Media reporting of a new EU savings tax directive has left many people wondering whether European tax havens could soon become obselete.
The July directive requires banks throughout Europe, including low and no tax areas such as Gibraltar, Monaco, Malta and Andorra, to disclose bank account owner information to their home country’s tax authority.
But Roger Munns, Managing Director of tax haven property specialists Tribune Properties, says that some of reporting has been less than accurate.
‘The purpose behind this directive is primarily aimed at those who hold illicit funds, such as drug dealers, who will need to look outside of European banking system to place large cash deposits. The main attraction of Monaco and Andorra is zero per cent income and inheritance taxes, and this remains intact and there are no plans whatsoever to change this’.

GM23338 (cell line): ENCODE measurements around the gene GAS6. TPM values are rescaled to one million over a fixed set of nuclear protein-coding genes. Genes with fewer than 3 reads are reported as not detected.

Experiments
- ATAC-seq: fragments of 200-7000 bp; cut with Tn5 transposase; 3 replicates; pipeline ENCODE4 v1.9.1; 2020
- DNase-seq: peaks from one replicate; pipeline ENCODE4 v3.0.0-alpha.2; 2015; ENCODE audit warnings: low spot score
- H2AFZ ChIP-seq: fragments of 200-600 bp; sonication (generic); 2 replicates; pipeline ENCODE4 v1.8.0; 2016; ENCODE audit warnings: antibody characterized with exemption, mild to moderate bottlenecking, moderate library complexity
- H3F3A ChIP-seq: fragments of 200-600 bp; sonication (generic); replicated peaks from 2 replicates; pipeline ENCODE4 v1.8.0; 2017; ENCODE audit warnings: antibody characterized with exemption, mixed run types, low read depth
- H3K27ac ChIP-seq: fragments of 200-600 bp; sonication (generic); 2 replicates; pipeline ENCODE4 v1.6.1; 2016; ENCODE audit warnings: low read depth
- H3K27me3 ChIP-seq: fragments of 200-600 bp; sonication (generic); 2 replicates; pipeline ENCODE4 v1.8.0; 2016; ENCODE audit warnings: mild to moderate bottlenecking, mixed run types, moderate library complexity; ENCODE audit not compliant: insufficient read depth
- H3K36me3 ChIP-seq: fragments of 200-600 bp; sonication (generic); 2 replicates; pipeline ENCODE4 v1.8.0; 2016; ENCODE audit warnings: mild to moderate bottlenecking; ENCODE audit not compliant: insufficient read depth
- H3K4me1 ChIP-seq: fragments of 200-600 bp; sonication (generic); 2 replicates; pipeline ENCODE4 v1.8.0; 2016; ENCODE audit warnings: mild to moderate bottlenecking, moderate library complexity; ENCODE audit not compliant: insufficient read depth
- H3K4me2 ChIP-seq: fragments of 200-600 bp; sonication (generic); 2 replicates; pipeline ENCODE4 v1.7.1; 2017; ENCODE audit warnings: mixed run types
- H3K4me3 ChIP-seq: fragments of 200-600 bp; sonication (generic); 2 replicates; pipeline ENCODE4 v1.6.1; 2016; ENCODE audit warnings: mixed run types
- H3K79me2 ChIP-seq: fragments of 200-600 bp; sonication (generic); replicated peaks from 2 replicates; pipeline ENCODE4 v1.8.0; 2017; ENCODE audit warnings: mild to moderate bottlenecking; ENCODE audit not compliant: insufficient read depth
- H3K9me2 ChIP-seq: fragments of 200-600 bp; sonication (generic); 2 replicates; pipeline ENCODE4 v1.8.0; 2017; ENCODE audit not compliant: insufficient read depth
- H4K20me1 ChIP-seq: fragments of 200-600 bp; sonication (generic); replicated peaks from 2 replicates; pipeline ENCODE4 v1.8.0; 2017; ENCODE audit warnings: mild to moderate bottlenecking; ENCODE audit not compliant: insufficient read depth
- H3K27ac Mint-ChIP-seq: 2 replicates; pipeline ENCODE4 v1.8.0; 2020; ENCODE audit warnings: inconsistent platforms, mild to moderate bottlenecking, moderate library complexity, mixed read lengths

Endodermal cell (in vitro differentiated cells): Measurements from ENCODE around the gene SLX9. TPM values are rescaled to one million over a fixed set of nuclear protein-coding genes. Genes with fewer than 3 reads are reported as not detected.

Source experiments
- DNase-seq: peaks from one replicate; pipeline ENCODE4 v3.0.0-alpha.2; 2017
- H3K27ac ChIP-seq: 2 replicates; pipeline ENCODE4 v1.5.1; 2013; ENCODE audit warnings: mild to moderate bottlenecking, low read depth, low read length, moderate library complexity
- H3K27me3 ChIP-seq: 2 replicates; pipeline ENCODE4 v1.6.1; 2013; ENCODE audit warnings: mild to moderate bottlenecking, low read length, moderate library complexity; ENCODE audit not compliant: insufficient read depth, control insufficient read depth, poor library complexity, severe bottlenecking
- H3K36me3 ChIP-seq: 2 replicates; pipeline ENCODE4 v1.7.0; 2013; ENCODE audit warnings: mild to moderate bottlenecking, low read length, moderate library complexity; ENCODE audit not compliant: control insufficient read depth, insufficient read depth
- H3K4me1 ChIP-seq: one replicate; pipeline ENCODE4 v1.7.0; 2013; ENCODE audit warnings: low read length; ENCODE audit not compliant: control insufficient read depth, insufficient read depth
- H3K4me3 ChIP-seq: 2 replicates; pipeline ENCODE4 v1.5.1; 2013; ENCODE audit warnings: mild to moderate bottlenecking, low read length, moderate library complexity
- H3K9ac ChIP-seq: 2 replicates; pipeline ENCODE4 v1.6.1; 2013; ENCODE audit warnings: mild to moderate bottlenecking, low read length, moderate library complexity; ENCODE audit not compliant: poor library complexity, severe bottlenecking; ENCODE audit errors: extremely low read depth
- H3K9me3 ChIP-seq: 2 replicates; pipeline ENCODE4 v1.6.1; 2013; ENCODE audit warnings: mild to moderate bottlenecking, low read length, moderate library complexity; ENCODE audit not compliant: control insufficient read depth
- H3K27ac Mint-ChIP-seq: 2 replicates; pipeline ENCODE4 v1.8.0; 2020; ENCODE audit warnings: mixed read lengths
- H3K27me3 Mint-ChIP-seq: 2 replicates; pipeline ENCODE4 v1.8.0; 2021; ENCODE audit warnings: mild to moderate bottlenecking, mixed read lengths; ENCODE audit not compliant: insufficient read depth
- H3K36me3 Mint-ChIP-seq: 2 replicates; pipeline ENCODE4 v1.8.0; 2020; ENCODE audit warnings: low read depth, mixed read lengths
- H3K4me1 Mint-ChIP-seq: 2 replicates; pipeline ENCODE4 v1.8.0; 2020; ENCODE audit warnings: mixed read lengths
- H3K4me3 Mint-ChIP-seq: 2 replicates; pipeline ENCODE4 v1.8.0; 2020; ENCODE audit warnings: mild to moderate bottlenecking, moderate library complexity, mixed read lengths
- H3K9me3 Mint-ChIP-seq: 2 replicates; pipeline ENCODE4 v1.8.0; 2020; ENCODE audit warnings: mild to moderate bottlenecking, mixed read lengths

Monaco and Andorra have long been favoured destinations for well to do, but with new technology allowing businessmen and women to run their offices from anywhere in world, operating from low tax bases has seen added interest for Europe’s primary tax havens, doubling property prices in last ten years.
Both Monaco and Andorra are outside EU, and their signing of directive voluntarily is often overlooked in media’s analysis of any effects on two small countries long term popularity. Property prices have risen steadily over last decade, often topping ten per cent a year, but this year has seen a slow down of that increase.